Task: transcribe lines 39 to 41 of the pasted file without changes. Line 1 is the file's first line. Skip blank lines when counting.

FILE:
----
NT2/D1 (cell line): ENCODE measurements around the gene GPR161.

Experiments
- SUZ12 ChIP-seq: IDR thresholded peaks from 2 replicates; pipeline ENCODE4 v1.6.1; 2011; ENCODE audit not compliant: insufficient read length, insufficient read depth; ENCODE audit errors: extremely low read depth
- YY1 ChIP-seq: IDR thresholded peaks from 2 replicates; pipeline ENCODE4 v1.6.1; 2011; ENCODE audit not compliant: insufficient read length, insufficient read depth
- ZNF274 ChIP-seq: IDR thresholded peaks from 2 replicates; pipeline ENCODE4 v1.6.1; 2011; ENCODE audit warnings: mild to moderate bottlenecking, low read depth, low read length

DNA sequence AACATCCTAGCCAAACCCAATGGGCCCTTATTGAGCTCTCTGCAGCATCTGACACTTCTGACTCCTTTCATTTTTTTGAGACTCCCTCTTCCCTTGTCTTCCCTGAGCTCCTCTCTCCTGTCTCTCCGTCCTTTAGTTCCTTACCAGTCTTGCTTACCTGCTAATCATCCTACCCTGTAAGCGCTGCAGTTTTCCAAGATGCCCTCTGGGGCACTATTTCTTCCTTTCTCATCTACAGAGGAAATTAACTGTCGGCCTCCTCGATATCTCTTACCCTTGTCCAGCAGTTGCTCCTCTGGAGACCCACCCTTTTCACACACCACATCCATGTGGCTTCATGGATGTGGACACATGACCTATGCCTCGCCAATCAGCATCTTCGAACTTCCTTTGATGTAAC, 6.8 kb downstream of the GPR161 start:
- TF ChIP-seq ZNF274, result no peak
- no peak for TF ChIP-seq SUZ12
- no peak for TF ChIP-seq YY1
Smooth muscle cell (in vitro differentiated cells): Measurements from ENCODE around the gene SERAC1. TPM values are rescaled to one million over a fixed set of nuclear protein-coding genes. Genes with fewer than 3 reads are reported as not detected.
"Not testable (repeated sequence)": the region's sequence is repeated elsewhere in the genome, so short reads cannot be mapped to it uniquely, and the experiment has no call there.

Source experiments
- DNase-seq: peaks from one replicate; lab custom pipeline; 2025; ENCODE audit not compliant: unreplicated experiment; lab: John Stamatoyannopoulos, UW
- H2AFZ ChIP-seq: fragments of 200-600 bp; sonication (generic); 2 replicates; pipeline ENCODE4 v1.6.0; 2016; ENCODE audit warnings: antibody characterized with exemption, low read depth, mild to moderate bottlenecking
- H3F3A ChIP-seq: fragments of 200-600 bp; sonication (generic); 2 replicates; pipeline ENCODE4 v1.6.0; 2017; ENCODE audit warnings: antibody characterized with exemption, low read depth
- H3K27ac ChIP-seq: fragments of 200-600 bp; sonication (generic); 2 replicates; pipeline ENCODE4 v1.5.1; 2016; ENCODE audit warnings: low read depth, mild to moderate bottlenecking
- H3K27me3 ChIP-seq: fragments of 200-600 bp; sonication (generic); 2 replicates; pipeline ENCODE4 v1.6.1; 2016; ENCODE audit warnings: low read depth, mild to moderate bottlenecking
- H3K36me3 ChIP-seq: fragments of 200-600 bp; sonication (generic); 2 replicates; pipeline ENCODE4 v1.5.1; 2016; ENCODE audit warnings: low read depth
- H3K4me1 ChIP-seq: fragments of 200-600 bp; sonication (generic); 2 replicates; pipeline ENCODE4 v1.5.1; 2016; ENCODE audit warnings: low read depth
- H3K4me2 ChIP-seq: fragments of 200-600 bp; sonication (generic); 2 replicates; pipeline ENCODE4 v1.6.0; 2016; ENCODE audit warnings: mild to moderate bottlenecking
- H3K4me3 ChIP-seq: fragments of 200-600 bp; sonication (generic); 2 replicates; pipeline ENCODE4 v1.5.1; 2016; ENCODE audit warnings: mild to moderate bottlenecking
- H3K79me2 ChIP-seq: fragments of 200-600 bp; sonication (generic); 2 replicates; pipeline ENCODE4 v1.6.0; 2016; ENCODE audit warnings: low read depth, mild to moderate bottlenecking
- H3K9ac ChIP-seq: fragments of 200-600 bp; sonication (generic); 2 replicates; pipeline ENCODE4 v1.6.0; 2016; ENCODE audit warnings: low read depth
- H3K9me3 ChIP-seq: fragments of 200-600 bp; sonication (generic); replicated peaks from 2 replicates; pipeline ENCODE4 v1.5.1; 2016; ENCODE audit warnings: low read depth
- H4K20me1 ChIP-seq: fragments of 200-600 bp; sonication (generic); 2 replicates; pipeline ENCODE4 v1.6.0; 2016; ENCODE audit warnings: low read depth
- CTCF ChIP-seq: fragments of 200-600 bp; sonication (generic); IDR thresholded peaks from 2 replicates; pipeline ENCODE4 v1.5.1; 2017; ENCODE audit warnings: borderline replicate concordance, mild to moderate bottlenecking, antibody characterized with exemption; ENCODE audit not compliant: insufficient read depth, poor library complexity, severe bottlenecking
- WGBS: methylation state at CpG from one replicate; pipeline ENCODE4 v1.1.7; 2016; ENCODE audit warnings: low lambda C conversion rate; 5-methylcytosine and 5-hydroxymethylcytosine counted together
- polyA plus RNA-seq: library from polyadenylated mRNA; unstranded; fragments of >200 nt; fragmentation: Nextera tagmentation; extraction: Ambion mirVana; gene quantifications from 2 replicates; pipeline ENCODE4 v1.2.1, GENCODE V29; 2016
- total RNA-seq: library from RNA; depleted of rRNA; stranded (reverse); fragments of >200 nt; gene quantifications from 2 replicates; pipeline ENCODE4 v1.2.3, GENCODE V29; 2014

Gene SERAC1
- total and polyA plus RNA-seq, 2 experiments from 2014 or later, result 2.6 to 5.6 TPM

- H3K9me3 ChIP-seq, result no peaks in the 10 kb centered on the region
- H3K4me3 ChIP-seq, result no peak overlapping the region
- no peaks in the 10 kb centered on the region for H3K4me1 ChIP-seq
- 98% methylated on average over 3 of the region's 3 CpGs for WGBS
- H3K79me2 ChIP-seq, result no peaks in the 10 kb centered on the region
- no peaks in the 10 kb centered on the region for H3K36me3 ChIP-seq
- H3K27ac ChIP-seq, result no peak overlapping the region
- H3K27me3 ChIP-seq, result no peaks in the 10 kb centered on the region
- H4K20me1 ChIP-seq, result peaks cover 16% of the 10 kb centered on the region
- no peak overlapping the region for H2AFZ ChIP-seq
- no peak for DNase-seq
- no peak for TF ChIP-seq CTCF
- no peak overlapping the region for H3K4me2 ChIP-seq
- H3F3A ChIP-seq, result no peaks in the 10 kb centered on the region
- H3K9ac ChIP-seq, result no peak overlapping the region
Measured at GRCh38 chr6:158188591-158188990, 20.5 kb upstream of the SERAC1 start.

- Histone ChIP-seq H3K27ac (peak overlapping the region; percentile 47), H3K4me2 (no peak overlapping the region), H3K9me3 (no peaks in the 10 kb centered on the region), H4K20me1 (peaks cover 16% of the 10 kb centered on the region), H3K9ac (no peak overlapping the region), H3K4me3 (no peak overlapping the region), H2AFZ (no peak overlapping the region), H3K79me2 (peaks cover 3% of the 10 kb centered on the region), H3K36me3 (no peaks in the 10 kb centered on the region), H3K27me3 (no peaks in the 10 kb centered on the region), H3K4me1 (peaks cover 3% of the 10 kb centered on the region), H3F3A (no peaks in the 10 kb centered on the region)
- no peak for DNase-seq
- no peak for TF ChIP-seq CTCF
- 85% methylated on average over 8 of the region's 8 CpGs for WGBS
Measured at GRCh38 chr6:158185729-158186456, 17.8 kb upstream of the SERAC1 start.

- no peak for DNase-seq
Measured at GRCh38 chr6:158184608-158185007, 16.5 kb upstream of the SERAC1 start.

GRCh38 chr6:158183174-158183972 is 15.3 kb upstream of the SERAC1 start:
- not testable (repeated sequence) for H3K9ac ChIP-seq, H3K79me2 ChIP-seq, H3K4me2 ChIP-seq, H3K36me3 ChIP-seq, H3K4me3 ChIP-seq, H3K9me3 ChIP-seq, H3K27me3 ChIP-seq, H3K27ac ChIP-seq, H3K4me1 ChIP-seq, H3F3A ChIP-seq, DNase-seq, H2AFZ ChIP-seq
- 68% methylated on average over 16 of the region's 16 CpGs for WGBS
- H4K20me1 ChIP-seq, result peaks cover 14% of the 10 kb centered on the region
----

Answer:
- H3K27me3 ChIP-seq, result no peaks in the 10 kb centered on the region
- H4K20me1 ChIP-seq, result peaks cover 16% of the 10 kb centered on the region
- no peak overlapping the region for H2AFZ ChIP-seq